Bangladesh loses US$100mn to Chinese hackers

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The Bangladesh central bank says it is working to recover some $100 million allegedly stolen by Chinese hackers from an account at the Federal Reserve Bank of New York.
Authorities have given few details about how the money disappeared. But Finance Minister A.M.A. Muhith says authorities are considering suing the U.S. bank over the money’s apparent transfer to accounts in the Philippines.
Muhith said the U.S. bank has “no way to avoid their responsibility.”
In a statement Wednesday, the New York Fed said it had not detected any hacking attempts, and there is “no evidence that any Fed systems were compromised.”
“The payment instructions in question were fully authenticated … in accordance with standard authentication protocols,” the statement said.
The New York Fed said it has been working with the central bank of Bangladesh since the incident occurred “and will continue to provide assistance as appropriate.”
The Bangladesh Bank said it managed to recover some of the funds, but gave no details. It has also tracked down those still missing and is working with the anti-money laundering agency in the Philippines, which has been ordered by a court in the country to freeze the accounts while the issue is being investigated. Bangladesh also is working with World Bank cyber and forensic experts, the bank said in a statement.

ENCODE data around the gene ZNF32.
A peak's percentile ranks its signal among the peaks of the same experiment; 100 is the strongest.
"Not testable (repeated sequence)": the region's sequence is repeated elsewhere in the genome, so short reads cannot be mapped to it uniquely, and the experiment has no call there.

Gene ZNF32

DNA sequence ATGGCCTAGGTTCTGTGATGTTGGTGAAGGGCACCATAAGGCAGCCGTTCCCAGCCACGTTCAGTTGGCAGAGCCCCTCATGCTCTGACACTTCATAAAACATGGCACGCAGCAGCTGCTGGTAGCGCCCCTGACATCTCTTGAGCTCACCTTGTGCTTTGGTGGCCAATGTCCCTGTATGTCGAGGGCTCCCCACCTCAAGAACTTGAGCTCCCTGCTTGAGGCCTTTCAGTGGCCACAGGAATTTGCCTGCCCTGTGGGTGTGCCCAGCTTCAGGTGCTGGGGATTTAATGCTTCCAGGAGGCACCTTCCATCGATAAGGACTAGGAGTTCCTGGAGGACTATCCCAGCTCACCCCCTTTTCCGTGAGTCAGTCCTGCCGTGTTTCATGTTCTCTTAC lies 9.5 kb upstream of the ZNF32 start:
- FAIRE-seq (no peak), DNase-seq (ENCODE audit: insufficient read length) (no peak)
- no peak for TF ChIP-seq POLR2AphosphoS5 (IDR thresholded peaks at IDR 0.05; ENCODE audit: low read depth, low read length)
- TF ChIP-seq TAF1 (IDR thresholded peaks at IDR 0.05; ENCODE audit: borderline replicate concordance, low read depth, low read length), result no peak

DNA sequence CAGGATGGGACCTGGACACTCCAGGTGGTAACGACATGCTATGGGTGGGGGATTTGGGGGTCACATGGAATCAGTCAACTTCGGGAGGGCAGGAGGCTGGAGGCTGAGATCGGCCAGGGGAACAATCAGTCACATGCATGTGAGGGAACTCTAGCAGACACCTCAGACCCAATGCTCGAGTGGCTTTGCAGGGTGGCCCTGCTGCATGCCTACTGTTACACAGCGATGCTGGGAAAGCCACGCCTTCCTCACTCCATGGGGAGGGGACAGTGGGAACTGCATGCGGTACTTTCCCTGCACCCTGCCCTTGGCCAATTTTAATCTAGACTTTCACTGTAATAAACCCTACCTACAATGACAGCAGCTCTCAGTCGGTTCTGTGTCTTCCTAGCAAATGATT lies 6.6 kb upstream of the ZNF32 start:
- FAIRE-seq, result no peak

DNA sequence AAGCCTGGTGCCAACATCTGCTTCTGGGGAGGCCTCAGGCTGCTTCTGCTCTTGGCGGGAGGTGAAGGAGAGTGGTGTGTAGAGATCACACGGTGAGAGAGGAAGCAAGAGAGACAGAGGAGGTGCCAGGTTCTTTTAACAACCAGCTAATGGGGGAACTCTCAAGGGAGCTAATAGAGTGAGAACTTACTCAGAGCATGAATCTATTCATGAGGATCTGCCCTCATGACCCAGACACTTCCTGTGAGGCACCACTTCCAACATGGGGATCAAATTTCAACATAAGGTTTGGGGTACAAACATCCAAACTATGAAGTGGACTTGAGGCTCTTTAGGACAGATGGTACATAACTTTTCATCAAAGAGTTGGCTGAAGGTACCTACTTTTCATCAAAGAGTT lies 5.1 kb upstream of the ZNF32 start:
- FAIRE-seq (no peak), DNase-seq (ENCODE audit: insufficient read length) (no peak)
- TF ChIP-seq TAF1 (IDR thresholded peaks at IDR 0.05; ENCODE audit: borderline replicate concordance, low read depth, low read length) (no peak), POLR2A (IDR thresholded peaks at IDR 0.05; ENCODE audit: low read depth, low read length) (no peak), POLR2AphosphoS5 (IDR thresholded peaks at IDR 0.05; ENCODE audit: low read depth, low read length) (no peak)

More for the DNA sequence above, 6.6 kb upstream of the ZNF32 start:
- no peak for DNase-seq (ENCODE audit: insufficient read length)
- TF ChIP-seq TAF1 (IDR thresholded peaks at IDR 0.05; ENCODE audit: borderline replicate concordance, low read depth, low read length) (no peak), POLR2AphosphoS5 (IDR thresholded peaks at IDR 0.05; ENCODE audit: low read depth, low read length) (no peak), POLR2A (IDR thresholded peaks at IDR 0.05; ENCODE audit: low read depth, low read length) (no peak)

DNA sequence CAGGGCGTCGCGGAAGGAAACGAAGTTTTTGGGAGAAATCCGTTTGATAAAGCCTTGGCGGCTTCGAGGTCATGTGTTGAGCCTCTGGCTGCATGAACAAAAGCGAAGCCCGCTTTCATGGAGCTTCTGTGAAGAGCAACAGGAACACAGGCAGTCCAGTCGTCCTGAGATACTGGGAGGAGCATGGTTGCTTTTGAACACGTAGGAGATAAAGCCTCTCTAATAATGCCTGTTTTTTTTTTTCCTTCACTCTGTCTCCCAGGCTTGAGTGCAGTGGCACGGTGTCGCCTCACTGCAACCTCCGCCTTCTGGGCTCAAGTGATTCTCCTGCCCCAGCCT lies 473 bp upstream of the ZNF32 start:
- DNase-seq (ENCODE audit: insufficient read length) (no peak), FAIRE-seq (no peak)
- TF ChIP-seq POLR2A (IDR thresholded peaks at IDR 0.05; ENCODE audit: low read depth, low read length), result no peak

The Philippine Anti-Money Laundering Council said it was investigating and was committed to “combating money laundering and helping preserve the integrity of the financial
system.” It would not comment further.
The country’s leading Bengali-language Prothom Alo newspaper reported Wednesday that at least 30 transfer requests were made Feb. 5 using the Bangladesh Bank’s SWIFT code, out of which five succeeded in effecting transfers.
Economist Mamun Rashid, who previously headed Citibank NA in Bangladesh, said he was sure the country would be able to recover the full amount.
“Bangladesh is a client of the Federal Reserve Bank. They must take the responsibility for this incident,” he said. “But we have to see whether we have lodged our complaint properly.”
Since hacking has been a threat for years, he said clients should not suffer if depositing with large banks. “A client’s right must be protected.”

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